The first donation thus appears to have been initiated and managed solely by Sheriff Morgan.
Furthermore, Mr. Porter made a misleading, if not false statement, in his letter to Sheriff Morgan. Porter claimed, "We are not sponsored by any one church..." That may be true that it is not "sponsored by any one church," but it fails to mention that in its declaration to the federal Internal Revenue Service that it was a "church, convention of churches, or association of churches."
In fact, according to its Articles of Incorporation filed with Florida's Secretary of State, it could only be a church. Mr. Porter wrote that the Men's Barn Meeting, Inc. was a "corporation...organized for religious...purposes."
One can quibble about whether or not it is a church, but a later section will show that the Men's Barn Meeting draws high-level Baptist and Christian Right speakers from outside Florida--suggesting that it is linked into the Baptist network.
Sheriff Morgan Initiates the Second Request for Funding
On February 9, 2015, Sheriff Morgan released another $2500 donation to the Men's Barn Meeting using voucher number V3352.
This time the Men's Barn Meeting's request for funds is accompanied by a Law Enforcement Trust Fund application in which Mr. Porter checked the blocks for "crime prevention," "drug prevention," "safe neighborhood," and "other consideration." Seriously? Giving away a free steak dinner and having men "put their faith and trust in the Lord" counts as complying with the Florida statute?
Mr. Porter also signed his name to the document which included the statement: "As required by Florida law, the requested funds will be used for the purpose specified above, and no other purpose." How is that even possible when the purpose is to bring men to Jesus? We shall return to this question in a later section considering how the Men's Barn Meeting is marketed by local area churches and the Porter family themselves.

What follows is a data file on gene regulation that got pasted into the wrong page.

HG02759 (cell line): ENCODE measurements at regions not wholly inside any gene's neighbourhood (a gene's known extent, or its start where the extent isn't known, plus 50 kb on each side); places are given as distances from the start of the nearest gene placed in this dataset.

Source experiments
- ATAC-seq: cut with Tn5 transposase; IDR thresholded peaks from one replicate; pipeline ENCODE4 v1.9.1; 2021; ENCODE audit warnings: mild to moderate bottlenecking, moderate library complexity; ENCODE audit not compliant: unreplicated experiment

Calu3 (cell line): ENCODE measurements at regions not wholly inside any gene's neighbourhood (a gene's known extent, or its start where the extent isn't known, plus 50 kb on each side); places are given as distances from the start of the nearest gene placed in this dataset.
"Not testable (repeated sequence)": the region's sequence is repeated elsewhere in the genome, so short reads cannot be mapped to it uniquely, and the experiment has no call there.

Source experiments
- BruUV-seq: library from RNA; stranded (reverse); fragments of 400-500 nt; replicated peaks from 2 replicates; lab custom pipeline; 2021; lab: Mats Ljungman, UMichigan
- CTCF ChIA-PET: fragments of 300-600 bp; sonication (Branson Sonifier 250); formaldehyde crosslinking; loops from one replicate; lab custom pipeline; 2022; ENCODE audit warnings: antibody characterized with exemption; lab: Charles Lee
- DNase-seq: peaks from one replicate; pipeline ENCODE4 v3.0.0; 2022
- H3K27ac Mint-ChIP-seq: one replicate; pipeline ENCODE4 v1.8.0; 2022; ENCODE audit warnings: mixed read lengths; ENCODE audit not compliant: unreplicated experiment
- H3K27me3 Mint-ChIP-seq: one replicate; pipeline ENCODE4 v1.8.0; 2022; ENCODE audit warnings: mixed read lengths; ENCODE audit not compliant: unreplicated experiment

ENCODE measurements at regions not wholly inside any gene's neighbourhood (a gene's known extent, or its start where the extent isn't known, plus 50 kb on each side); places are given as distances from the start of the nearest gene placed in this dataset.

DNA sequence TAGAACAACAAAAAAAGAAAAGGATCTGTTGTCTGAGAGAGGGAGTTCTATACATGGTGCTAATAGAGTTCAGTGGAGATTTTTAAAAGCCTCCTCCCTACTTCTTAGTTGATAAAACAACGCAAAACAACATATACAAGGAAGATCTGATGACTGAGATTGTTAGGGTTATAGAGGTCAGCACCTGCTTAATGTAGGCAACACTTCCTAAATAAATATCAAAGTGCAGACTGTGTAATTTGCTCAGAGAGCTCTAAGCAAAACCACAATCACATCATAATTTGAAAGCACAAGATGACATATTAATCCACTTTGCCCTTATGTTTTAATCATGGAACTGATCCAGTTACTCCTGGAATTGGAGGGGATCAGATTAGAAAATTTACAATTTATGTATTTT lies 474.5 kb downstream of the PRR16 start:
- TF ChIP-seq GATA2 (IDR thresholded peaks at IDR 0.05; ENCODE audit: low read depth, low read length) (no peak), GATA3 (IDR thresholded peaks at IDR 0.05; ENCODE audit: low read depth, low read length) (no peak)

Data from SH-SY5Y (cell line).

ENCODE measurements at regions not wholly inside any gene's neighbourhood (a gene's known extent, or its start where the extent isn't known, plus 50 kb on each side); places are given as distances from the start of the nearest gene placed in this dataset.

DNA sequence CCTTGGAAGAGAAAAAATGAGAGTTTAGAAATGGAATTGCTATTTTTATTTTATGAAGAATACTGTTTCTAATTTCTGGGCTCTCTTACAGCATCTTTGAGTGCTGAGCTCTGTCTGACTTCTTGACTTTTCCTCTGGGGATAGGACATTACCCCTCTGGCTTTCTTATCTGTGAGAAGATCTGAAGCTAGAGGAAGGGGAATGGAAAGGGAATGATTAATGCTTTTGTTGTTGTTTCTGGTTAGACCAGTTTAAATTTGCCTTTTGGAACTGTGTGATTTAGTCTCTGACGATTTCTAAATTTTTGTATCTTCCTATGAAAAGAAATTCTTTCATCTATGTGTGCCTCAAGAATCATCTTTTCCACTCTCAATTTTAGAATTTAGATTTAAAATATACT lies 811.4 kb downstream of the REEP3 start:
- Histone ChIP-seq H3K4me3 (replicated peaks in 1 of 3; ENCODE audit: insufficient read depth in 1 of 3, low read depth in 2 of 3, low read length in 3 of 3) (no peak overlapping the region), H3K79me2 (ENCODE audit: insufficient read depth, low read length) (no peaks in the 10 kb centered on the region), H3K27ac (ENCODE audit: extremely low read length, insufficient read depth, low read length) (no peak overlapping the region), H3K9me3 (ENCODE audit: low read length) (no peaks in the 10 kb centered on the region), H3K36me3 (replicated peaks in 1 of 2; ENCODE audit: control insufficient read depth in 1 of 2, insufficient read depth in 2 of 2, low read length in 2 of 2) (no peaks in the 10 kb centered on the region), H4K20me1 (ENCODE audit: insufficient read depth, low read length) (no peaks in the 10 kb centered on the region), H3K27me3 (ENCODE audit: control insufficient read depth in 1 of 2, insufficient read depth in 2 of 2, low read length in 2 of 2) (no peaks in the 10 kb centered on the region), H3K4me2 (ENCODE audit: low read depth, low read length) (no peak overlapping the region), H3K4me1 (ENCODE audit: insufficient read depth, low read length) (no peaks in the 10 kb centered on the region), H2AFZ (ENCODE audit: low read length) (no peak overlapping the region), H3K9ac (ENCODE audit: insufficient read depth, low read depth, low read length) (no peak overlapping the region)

It is clear that Sheriff Morgan apparently initiated the request for funds while both he and Mr. Porter were attending the National Rifle Association's annual convention in April 2014 which drew 70,000 people to Indianapolis.
According to a fax Mr. Porter sent on December 1, 2014, to "David Morgan" (using the familiar) and Judy in the Sheriff's Office, Mr. Porter wrote, "When I met him at the NRA banquet earlier this year, he said to get in touch with him at his office and remind him about making another donation." Mr. Porter reminded Judy that "we" (meaning Mr. Porter and Judy) had spoke a "few weeks ago," and that he was "resending the fax I sent back in 2011 (nothing has changed since then but I did resign and redate the form." Mr. Porter continued, "Do I need to mail in an original of [sic] is this sufficient?"
In other words, at the National Rifle Association meeting, Sheriff Morgan and Mr. Porter met and the good Sheriff asked Mr. Porter to "remind him about making another donation." Mr. Porter was obviously confused by the necessity of sending in a formal application when the Sheriff obviously asked him to be reminded to send another unsolicited donation.
The Marketing of the Men's Barn Meeting
I suggested above that the Men's Barn Meeting was a "church." That is basically how the Porter families describes their two entities, Men's Barn Meeting and Trophies of Grace.
For example, on the Twitter page for Men's Barn Meeting, the father, Mr. Jim Porter described himself thusly: "College of NJ '65; Naval Aviator '65-'73; Real Est. Bkr 40 yrs.; Pres. Men's Barn Meeting & Trophies of Grace, Ministries; Married; 5 children 12 grandchildren."